Yellowstone National Park was shaped by many natural processes. The park is often called, the land of fire and ice and there is truth to that nickname. While the underlying geology of Yellowstone is rooted in volcanism, much of what we see today was shaped by glaciers.
Glaciers develop when more snow falls in winter than melts in summer. Over time, the bottom layers of snow become compressed into ice and begin to move due to the forces of gravity. While there is debate on their dates, this region has been covered by at least three major glaciations.
That most recent period, called the Pinedale Glaciation, was responsible for carving Yellowstone Lake into the shape we see today. Ice as thick as 4,000 feet once covered the area. It is believed that the Pinedale ended nearly 14,000 years ago. Volcanic explosions, earthquakes, wind and erosion also played a role in the lakes formation.
During the last glacial period, an ice dam blocked the flow of the Yellowstone River and as the water rose, Hayden Valley flooded and became part of Yellowstone Lake. When the valley drained, the force of the water helped form the Grand Canyon of the Yellowstone. Lake sediments that make up much of the soil in Hayden Valley are partly responsible for the open geography we see today.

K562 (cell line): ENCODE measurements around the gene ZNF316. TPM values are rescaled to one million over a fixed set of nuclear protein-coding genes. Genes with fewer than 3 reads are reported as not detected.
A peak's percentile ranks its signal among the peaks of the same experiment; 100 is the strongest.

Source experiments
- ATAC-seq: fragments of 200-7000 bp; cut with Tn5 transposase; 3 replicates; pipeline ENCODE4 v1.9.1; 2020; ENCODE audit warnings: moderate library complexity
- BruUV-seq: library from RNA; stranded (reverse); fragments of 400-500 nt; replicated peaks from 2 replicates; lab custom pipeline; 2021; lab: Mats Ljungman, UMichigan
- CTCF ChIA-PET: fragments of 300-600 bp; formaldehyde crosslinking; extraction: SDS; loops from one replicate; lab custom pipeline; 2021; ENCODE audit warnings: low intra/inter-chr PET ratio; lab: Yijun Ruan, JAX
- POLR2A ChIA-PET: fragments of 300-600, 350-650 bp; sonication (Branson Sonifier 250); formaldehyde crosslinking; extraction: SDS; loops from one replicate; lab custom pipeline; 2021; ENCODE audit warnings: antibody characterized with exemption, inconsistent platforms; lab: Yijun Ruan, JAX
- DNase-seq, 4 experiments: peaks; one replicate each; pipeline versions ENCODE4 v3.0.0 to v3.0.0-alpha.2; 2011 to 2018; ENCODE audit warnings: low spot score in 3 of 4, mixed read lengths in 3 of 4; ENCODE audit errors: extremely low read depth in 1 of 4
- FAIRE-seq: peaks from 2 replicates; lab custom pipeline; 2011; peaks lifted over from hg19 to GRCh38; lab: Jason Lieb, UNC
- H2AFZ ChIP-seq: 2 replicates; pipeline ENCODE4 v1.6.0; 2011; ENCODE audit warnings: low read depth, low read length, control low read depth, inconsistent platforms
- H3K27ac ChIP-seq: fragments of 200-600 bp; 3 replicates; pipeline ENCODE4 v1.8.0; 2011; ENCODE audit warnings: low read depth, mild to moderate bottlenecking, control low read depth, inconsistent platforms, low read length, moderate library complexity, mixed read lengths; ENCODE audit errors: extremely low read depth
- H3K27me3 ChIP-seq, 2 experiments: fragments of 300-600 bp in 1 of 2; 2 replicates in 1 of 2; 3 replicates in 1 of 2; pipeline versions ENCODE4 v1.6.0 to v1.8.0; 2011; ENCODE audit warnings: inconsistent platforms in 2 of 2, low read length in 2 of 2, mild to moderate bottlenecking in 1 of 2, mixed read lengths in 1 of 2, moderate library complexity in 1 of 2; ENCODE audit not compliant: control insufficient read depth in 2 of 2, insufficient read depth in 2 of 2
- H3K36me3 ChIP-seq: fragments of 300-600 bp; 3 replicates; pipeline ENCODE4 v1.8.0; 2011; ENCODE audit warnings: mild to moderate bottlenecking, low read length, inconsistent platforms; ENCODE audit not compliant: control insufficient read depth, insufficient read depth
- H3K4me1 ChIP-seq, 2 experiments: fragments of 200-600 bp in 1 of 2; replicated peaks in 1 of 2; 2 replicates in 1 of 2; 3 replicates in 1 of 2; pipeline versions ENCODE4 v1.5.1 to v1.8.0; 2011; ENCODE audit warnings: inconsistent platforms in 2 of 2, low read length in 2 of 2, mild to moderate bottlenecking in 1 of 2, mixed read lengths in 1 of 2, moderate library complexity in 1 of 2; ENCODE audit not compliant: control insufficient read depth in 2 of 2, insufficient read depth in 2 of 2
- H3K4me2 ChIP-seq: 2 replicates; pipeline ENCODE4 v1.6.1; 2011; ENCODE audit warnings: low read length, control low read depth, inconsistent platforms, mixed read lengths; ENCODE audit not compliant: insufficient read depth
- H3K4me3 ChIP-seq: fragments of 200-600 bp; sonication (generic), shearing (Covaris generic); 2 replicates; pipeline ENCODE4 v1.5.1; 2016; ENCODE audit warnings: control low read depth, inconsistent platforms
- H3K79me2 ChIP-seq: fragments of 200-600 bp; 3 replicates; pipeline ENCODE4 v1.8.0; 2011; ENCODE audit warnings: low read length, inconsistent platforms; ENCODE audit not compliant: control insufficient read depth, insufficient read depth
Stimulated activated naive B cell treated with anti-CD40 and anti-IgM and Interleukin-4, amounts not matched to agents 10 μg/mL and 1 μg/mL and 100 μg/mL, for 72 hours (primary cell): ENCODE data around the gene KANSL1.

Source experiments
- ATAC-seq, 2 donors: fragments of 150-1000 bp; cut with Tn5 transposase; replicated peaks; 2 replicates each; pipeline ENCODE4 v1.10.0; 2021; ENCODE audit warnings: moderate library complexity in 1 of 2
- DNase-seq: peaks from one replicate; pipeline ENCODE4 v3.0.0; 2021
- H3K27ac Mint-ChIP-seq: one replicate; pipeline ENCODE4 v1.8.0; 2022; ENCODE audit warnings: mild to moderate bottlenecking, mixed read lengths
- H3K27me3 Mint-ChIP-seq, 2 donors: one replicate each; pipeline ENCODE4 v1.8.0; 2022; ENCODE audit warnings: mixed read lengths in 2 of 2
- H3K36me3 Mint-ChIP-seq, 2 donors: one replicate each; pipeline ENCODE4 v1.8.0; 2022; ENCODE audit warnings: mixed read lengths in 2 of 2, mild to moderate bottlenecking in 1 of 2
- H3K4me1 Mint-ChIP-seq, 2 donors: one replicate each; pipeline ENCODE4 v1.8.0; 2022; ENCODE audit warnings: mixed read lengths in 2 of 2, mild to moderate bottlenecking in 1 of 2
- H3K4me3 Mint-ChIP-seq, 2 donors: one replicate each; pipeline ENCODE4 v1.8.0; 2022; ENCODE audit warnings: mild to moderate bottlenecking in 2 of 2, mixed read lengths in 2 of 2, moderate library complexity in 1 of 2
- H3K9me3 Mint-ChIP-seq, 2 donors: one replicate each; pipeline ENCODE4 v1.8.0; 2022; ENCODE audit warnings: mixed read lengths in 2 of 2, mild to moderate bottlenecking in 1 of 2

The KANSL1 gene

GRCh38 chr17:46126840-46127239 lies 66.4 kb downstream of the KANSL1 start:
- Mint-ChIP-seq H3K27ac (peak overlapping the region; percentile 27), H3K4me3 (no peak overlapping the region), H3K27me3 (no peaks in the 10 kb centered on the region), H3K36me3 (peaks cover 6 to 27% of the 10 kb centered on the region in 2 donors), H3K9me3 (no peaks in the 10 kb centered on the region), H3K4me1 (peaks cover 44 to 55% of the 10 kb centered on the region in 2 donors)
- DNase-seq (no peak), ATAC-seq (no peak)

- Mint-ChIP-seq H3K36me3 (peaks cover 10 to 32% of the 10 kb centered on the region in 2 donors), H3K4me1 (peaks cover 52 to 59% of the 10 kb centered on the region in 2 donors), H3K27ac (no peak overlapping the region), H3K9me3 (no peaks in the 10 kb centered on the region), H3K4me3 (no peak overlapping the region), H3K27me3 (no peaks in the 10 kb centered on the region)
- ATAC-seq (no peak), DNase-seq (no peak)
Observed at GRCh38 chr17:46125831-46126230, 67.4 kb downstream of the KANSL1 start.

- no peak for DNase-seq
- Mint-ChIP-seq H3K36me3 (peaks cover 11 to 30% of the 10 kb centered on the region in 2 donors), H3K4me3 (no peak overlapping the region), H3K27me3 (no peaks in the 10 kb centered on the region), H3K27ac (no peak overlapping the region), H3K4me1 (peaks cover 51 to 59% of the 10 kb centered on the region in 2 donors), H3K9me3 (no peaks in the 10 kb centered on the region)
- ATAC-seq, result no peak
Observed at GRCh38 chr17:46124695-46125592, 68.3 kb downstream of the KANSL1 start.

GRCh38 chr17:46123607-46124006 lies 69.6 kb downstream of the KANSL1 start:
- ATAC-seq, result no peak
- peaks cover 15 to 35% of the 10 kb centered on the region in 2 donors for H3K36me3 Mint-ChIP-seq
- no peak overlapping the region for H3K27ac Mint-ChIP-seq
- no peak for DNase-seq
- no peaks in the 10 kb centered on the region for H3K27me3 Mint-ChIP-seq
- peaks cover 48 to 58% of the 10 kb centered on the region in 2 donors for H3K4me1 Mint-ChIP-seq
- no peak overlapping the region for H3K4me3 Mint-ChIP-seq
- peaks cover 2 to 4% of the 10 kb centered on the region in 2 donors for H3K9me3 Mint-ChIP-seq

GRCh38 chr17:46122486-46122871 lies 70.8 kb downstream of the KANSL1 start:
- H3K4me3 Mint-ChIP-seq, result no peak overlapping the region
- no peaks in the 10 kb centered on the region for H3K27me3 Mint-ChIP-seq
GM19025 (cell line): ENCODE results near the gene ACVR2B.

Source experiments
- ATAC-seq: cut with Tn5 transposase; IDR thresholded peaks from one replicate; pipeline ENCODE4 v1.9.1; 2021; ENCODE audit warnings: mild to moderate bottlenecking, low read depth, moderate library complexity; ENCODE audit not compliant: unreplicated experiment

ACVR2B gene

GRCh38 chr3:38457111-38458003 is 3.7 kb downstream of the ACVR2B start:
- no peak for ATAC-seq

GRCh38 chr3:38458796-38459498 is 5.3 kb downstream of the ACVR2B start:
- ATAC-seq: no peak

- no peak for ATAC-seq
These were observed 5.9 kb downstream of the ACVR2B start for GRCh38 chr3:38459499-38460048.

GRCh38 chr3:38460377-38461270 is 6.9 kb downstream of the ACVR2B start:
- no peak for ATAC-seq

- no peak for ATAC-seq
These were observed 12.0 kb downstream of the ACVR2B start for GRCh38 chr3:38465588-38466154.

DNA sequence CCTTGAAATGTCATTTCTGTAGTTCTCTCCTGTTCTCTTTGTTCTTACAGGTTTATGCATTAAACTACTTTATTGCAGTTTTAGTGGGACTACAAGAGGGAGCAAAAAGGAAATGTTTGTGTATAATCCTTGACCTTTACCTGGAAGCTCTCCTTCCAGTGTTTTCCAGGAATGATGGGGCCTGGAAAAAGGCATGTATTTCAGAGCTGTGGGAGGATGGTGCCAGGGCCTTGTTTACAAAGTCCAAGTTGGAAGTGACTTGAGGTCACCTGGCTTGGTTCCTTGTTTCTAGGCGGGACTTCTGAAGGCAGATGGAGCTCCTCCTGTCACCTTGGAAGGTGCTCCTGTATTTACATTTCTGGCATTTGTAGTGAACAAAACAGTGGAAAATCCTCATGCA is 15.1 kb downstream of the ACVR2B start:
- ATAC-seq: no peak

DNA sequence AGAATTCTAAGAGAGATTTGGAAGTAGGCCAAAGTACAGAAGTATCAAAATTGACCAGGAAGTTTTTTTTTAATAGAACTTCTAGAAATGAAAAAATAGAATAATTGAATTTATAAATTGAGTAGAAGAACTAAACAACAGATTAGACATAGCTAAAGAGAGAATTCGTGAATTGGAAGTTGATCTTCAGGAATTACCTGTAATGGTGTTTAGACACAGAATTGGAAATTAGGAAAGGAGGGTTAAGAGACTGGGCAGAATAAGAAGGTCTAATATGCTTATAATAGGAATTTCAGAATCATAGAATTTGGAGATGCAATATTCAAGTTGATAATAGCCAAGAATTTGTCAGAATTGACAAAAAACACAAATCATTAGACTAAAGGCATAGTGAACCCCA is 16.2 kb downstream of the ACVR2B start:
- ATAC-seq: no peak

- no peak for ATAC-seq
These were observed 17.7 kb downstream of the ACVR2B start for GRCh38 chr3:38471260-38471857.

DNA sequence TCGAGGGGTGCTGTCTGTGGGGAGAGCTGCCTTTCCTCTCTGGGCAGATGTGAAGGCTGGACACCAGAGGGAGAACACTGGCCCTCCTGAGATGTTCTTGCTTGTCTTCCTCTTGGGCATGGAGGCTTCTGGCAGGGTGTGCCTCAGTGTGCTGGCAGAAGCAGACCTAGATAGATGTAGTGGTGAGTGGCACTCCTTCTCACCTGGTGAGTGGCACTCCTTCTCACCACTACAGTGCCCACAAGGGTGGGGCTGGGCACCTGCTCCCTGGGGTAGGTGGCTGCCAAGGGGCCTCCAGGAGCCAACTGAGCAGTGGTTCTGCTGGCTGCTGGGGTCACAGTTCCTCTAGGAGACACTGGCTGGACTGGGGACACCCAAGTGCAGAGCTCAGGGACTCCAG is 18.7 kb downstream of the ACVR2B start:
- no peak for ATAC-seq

When a glacier moves, the weight of the ice sculpts the landscape, often wiping away evidence of past glaciations. V-shaped valleys formed by water become U-shaped as the ice scours away the rock.
On your next trip to Yellowstone watch for small lakes, or kettles that formed when chunks of ice were left behind by receding glaciers. Large boulders, called glacial erratics were also deposited throughout the park. One of the largest erratics can be seen along the North Rim of the Grand Canyon of the Yellowstone.
There are no glaciers in Yellowstone today, but a few remain just south of the park in Grand Teton National Park. Those formed during the Little Ice Age between 1400 and 1800 A.D.
As our climate changes, natural processes will continue to shape the Yellowstone of tomorrow. This truly is the land of fire and ice.